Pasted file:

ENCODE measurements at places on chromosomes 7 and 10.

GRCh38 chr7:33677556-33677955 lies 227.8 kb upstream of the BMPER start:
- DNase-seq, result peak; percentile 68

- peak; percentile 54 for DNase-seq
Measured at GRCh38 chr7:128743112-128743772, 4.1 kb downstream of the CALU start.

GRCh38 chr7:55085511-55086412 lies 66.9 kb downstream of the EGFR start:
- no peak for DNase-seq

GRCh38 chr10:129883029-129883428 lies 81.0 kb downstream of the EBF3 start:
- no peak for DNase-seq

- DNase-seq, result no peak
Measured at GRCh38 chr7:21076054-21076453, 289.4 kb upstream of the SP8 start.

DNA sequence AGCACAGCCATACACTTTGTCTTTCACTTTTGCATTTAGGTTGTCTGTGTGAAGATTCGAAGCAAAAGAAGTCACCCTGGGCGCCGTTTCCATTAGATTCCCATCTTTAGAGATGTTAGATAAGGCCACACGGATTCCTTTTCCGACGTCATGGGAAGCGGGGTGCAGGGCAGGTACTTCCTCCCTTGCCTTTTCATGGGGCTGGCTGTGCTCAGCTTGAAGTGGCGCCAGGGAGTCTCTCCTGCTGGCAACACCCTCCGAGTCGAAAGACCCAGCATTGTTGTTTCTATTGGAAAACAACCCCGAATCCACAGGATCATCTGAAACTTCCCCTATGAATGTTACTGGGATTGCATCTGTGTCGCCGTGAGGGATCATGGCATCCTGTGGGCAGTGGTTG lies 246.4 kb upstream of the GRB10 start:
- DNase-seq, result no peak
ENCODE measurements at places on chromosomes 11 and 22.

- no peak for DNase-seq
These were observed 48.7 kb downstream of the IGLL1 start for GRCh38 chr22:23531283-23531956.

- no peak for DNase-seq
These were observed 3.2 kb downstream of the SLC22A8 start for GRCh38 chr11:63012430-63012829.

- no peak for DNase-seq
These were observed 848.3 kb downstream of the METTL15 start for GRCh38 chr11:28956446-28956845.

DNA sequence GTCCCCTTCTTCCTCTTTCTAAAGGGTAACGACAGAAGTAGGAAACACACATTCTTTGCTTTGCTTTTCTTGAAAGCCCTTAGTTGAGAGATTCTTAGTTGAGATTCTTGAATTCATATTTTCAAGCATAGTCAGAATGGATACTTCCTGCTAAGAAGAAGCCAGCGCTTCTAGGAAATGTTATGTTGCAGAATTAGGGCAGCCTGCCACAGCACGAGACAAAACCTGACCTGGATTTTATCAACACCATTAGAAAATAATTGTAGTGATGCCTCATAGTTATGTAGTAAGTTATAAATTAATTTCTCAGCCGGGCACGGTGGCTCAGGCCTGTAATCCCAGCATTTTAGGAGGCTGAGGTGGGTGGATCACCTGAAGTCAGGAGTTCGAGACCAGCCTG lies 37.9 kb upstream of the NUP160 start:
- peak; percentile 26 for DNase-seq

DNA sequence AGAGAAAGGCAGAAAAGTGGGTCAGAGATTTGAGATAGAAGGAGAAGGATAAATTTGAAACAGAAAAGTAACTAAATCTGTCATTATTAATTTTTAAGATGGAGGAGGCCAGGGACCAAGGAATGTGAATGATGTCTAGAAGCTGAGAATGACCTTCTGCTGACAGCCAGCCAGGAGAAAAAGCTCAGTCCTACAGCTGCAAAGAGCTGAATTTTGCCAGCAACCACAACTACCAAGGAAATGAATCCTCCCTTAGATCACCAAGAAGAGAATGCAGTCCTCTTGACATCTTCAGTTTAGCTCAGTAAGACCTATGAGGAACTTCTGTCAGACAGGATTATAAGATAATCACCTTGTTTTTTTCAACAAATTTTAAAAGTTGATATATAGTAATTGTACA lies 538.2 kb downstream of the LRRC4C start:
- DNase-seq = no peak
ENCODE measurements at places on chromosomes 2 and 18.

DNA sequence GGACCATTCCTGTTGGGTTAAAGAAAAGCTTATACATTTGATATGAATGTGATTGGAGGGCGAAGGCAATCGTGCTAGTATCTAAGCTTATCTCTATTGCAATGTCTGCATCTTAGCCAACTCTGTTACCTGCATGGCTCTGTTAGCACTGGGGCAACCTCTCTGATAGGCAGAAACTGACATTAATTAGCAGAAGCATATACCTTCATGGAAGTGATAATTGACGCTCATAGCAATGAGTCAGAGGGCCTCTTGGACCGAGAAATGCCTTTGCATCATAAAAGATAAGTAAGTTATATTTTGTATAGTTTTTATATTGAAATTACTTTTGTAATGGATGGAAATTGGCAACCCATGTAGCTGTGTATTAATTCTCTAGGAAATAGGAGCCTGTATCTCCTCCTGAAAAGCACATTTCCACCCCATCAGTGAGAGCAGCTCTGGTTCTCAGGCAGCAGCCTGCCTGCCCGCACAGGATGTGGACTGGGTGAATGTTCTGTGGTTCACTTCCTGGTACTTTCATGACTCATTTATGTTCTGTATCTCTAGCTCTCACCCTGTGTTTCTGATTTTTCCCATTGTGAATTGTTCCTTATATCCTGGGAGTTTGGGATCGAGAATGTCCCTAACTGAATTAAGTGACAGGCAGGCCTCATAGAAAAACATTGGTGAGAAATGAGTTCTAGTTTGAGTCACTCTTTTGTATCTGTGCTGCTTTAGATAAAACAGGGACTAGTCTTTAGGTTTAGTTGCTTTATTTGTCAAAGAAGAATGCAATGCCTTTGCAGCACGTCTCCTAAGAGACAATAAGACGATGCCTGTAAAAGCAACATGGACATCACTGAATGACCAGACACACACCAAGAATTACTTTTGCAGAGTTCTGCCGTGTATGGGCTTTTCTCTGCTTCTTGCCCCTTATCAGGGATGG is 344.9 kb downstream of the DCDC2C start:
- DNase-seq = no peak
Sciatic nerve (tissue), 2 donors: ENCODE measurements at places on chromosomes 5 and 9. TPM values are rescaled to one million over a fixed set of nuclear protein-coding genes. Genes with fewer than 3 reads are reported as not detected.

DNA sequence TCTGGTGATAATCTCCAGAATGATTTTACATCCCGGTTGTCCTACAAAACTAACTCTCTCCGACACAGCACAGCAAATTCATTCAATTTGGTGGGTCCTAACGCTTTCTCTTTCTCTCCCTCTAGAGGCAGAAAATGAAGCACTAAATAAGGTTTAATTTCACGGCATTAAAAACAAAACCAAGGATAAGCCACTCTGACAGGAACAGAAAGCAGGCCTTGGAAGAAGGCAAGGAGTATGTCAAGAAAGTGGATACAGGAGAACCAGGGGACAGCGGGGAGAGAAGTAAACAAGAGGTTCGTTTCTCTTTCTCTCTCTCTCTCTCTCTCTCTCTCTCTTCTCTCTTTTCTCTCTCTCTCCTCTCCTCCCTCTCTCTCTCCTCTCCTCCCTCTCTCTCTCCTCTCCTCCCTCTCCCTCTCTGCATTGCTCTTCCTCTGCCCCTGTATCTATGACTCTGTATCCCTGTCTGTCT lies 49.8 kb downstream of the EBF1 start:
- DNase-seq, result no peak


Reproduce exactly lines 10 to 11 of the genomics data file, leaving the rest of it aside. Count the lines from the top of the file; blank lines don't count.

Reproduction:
- DNase-seq, result no peak
Measured at GRCh38 chr7:21076054-21076453, 289.4 kb upstream of the SP8 start.